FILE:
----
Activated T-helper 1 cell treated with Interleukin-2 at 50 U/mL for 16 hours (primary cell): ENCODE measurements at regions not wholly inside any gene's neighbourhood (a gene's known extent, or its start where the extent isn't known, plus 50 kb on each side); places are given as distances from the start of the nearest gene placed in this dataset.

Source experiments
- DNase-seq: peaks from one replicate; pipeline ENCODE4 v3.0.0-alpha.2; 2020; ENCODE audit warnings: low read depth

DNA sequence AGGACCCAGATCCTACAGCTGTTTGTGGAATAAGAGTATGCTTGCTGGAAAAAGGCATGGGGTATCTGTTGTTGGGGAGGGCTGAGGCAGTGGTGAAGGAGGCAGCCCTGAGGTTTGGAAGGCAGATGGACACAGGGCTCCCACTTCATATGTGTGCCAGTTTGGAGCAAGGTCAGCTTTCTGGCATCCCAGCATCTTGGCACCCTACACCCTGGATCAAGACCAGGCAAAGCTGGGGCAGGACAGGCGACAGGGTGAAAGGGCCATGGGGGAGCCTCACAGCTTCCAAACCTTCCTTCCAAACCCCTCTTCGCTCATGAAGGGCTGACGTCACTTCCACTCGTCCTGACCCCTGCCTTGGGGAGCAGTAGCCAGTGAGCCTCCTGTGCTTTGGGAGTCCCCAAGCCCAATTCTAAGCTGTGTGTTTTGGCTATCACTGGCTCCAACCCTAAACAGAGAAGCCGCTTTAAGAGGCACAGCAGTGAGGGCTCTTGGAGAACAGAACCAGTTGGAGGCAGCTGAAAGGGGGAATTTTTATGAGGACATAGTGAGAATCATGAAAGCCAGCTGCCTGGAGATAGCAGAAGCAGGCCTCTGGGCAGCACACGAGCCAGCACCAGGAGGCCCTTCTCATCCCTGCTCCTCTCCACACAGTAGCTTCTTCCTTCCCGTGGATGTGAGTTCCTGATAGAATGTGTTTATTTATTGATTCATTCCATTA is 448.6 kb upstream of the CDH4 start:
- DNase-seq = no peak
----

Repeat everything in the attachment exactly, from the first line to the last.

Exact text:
Activated T-helper 1 cell treated with Interleukin-2 at 50 U/mL for 16 hours (primary cell): ENCODE measurements at regions not wholly inside any gene's neighbourhood (a gene's known extent, or its start where the extent isn't known, plus 50 kb on each side); places are given as distances from the start of the nearest gene placed in this dataset.

Source experiments
- DNase-seq: peaks from one replicate; pipeline ENCODE4 v3.0.0-alpha.2; 2020; ENCODE audit warnings: low read depth

DNA sequence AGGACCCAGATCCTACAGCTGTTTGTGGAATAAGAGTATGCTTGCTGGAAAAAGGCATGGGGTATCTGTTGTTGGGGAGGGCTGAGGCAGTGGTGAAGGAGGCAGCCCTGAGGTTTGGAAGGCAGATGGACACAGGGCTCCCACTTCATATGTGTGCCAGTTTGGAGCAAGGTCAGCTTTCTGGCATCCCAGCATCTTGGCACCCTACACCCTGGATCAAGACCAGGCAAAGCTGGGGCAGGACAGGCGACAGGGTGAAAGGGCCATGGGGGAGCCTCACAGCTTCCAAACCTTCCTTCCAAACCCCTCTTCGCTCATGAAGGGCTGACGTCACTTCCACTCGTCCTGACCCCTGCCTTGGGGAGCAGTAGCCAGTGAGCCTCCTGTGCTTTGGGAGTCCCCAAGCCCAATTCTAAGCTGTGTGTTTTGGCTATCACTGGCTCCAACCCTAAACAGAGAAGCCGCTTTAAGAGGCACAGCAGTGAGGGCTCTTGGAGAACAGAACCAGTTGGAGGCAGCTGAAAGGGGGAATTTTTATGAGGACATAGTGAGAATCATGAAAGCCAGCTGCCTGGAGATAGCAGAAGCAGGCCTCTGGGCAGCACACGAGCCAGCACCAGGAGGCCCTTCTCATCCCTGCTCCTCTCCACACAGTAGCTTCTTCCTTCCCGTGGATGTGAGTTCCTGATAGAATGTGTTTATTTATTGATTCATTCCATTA is 448.6 kb upstream of the CDH4 start:
- DNase-seq = no peak